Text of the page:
Picture yourself winning a jackpot at the Palms Casino Resort in Las Vegas. Alexander Lowe is certain you'll want to capture this moment.
The statistics from his 2-year-old Sacramento company back up the supposition. Lowe, a co-founder of iSnap Social, has ripped the curtain off the photo booth to create a sleek upright kiosk. Revelers stand, say cheese and then share the pic via email or social media websites.
iSnap has sold more than 130 of its kiosks, priced at $3,850, to casinos, bars, yogurt shops and other businesses nationwide. Two kiosks stand at the Palms, where Erin Levzow is director of e-commerce and interactive marketing.
"People can quickly do a virtual postcard and get it out to all their friends and family within seconds through Facebook, Twitter and email," Levzow said, "and we've seen over 1.5 million impressions on Facebook in the last four months. That's over 1,000 Facebook posts a month."
These figures measure whether consumers are helping to sell a brand. Impressions gauge how many people click that "like" button, comment on something, become followers or share information.
iSnap's kiosk allows consumers to do all that and more, catching them before the fun is over and they're back home.
Launched two years ago, iSnap reported today that its kiosks have taken half a million photos and secured 100 million impressions. It's not all talk. Companies report coupons from the iSnap kiosks are being used. One video arcade saw a 30 percent redemption rate.
iSnap is not the 29-year-old Lowe's first startup. He helped found WebRaiser Technologies Inc., a software maker for self-service kiosks. It sold to Flextronics International Ltd. for an undisclosed sum in 2007.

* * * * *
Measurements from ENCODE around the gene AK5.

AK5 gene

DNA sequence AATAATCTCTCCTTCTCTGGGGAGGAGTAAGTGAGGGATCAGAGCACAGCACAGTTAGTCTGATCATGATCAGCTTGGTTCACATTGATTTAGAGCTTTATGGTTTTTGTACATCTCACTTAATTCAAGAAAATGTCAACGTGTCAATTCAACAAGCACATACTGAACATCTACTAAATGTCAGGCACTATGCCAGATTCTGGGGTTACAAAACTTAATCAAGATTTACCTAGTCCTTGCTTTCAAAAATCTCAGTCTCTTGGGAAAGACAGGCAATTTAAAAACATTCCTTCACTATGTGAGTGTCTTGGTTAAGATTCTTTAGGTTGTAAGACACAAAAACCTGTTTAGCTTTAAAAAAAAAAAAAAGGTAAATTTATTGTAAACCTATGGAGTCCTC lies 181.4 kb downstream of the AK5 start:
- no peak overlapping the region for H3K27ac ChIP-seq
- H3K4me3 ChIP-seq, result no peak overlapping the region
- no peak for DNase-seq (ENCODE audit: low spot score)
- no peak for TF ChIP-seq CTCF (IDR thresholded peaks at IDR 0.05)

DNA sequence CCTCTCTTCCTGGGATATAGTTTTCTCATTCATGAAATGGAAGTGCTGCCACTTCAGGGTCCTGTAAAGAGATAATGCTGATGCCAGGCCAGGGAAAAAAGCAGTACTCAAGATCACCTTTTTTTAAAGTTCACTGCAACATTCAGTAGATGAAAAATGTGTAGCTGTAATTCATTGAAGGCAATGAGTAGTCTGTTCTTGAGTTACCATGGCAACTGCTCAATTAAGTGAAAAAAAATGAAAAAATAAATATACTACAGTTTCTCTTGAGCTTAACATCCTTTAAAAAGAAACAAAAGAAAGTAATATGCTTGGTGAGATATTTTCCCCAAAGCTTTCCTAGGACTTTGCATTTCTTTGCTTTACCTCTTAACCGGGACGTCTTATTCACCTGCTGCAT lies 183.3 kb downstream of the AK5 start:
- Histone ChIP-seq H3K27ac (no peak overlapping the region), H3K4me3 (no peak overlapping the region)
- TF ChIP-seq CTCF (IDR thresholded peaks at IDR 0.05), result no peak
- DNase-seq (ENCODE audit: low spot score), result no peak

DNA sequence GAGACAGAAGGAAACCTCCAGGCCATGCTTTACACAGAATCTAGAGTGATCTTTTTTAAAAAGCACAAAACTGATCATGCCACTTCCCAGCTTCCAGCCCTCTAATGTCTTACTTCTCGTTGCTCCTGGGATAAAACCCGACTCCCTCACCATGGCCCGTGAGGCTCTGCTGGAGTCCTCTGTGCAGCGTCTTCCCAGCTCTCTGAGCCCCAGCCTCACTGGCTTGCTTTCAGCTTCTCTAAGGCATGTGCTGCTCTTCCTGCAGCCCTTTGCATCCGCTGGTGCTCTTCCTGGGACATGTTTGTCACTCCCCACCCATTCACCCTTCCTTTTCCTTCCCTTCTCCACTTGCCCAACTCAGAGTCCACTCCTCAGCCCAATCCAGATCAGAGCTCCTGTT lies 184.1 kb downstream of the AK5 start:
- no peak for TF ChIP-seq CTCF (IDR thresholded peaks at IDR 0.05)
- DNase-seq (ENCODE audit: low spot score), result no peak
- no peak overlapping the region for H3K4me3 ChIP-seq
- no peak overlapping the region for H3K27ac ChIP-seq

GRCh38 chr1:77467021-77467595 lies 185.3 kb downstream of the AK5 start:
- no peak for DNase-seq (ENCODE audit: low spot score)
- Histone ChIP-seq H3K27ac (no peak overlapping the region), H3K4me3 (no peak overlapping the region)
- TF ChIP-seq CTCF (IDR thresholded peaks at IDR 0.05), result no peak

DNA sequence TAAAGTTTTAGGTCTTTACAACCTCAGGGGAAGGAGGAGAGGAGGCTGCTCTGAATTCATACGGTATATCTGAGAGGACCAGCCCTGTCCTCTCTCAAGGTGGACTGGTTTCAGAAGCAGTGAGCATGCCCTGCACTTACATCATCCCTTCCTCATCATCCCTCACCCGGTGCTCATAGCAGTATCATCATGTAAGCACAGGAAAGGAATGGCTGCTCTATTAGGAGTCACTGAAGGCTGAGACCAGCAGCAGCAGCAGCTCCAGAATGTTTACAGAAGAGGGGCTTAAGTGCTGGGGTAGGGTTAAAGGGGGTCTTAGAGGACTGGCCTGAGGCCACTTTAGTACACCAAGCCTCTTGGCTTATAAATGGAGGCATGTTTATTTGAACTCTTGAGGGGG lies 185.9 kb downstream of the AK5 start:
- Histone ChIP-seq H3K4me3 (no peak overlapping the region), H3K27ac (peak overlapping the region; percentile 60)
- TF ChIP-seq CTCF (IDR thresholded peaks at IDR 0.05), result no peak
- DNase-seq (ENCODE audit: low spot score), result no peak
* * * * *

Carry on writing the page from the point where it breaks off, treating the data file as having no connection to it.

So, when Lowe founded iSnap, clients believed he could deliver the technology, and angel investors wanted in. He's now seeking a first round of venture capital.
Cleaning up detergent
Kristin Ward and Amanda Wucher-Aller are putting their own spin on laundry detergent and other products with their Antelope-based company, AHappyGreenLife.com.
Wucher-Aller's husband is a military man whose uniforms couldn't be washed in many detergents because they contain optical brighteners that would make him glow in the dark. Their youngest daughter had especially sensitive skin.
Ward's husband, a sous chef at The Kitchen, came home "covered in chef-ness." Their son was in cloth diapers, and Ward needed a detergent that wouldn't let ammonia build up.
They did their research and realized that many detergents contained chemicals they didn't want rubbing into their skin or going down the drain. They created an eco-friendly formula that West Sacramento's Sierra Chemical Co. mixes for them.
"We spent all last year really testing and trying different recipes and putting everything together, and then we launched in January, and we've been busy from Day One," Ward said.
Ninety percent of their sales are made outside California Texas, Kentucky, Germany, Guam, for instance. The cost of shipping was the greatest challenge to sales, so they pioneered the flat $5 shipping fee.
"We get into our own world where we're just this little Sacramento company," Wucher-Aller said. "We don't think about it until we look at our competition. Within a week of our price changes and our shipping changes, across the board they'd all changed theirs."
In almost all cases, the competition also raised product prices. A Happy Green Life did not.
The two friends, both Sacramento State grads who met as managers at Nordstrom, have sold roughly 1,500 units of their detergent. Prices are $5 or $10, depending on size. It breaks down to 20 cents a load for regular washers, 10 cents for high-efficiency ones.